Monday, August 23, 2021

Lower Antipsychotic Doses May Still Prevent Schizophrenia Relapse, Study Suggests

Patients on maintenance antipsychotic treatment may not require more than 5 mg of risperidone daily (or equivalent) to keep their risk of schizophrenia relapse low, according to a meta-analysis published in JAMA Psychiatry. Doses higher than this amount may provide a little additional protection but also cause more adverse events.

“Because patients often need to use antipsychotics for many years, adverse events, such as movement disorders and weight gain, can accumulate and result in even more severe problems, such as tardive dyskinesia or cardiovascular problems,” wrote Stefan Leucht, M.D., of the Technical University of Munich and colleagues. “Therefore, psychiatrists need to know which doses are sufficient for maintenance treatment. If lower doses than needed for short-term treatment were sufficient, the adverse-event burden could be substantially reduced.”

Leucht and colleagues combined data from 26 placebo-controlled studies that assessed relapse prevention of antipsychotics. The collected sample encompassed 4,776 patients and the following medications: oral and LAI aripiprazole, fluphenazine LAI, oral and LAI haloperidol, oral lurasidone, oral and LAI olanzapine, paliperidone LAI, oral quetiapine, risperidone LAI, oral ziprasidone, and oral zotepine. To maintain consistency, all antipsychotic doses were converted to their equivalent dose of oral risperidone.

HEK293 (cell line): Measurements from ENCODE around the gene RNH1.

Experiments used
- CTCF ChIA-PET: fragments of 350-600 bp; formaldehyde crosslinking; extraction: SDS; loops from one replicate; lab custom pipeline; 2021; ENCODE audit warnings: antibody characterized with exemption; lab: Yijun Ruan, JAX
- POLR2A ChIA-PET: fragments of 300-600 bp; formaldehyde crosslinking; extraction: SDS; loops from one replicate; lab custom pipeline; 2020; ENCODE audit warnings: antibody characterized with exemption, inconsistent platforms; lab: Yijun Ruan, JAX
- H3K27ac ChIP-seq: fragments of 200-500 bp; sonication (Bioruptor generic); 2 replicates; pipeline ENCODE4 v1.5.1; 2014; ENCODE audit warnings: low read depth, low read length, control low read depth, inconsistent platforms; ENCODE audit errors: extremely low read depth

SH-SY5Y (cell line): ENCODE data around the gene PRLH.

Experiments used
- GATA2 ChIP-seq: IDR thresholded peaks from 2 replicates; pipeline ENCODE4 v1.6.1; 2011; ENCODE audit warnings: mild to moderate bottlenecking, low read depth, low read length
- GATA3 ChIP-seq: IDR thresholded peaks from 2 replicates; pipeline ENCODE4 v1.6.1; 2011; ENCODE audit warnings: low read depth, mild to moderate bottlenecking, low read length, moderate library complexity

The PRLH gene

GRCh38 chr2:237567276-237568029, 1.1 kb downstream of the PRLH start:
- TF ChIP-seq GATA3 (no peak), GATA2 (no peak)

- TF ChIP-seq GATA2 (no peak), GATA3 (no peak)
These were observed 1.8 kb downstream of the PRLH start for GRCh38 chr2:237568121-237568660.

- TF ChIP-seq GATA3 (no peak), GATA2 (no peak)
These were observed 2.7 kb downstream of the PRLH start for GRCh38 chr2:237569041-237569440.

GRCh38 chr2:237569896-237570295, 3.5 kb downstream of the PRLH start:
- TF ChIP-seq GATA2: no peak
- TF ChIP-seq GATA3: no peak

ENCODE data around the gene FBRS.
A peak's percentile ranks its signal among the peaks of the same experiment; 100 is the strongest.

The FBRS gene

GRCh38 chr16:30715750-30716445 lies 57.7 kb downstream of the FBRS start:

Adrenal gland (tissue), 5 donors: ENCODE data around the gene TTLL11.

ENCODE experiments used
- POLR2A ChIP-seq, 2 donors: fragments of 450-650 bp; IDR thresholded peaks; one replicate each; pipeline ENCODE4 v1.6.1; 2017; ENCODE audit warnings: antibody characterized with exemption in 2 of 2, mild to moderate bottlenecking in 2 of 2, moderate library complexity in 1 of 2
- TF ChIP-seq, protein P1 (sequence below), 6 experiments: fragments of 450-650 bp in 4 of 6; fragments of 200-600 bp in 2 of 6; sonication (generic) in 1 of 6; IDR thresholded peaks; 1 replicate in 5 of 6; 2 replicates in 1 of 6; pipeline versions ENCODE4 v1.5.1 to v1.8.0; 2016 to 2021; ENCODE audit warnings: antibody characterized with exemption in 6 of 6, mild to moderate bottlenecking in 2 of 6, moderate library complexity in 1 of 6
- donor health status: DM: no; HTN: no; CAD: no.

Overall, the effectiveness of antipsychotics increased sharply at lower doses but then began to plateau. Sixty-seven percent of patients who took placebo relapsed, compared with 42% of patients taking 2.5 mg risperidone equivalents daily, 29% of patients at 5 mg daily, 25% at 7.5 mg daily, and 22% at 10 mg daily. Meanwhile, the risk of adverse side effects rose linearly with dose. For example, the dropout rate due to side effects was 4% with placebo, 4.7% at 2.5 mg risperidone equivalent daily, 5.5% at 5 mg daily, 6.5% at 7.5 mg daily, and 7.7% at 10 mg daily.

Based on this risk-benefit data, Leucht and colleagues calculated that a maintenance dose equivalent to 5 mg risperidone daily was optimal. Among patients taking potent first-generation antipsychotics such as haloperidol or fluphenazine, the optimal level was 3 mg daily, while for patients who had achieved full remission of symptoms, the optimal level was 2.5 mg daily. For comparison, risperidone is typically dosed between 4 mg to 16 mg daily for management of acute symptoms.

“The results of our meta-analysis may provide some guidance based on average patients with chronic disease. The dose-response associations in specific populations are likely to be different,” Leucht and colleagues noted. “For example, doses might be lower for patients with a first episode of schizophrenia and higher for treatment-resistant patients. Moreover, the substantial interindividual variability in all these outcomes is important to consider. Individual dosing decisions should be guided by patient wishes. For many patients, adverse events may be a priority, and for many others, avoidance of relapse may be more important.”

For related information, see the Psychiatric News article “What Antipsychotic Dose Is Most Effective?

(Image: iStock/Olivier Le Moal)


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